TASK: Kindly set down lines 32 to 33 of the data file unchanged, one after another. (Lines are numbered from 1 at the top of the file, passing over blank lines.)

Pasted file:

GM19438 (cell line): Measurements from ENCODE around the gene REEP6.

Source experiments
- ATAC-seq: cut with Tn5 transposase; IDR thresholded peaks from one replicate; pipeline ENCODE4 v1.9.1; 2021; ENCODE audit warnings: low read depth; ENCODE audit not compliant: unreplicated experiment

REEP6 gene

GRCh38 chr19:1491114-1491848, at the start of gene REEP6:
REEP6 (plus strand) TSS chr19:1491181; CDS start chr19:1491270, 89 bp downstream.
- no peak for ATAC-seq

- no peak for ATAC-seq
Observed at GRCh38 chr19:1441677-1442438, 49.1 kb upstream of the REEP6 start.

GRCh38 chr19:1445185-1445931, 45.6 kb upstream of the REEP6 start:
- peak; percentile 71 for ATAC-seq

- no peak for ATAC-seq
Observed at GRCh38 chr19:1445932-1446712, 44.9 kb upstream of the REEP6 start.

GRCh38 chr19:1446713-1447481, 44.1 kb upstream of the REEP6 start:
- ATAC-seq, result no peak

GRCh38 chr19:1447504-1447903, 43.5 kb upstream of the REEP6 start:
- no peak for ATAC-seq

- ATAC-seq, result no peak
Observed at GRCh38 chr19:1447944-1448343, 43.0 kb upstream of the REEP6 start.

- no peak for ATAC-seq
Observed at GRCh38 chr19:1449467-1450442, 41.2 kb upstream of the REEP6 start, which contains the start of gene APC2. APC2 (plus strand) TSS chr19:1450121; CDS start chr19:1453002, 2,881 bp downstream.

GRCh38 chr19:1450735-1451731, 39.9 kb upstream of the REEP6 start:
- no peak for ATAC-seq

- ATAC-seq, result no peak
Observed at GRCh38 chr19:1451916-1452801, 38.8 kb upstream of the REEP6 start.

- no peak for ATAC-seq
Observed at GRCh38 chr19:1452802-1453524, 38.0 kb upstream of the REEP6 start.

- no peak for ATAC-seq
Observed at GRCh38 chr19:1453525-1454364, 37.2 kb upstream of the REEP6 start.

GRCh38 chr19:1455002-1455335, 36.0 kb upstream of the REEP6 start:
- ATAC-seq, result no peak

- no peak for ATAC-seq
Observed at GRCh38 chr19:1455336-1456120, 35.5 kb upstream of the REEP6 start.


- no peak for ATAC-seq
Observed at GRCh38 chr19:1455336-1456120, 35.5 kb upstream of the REEP6 start.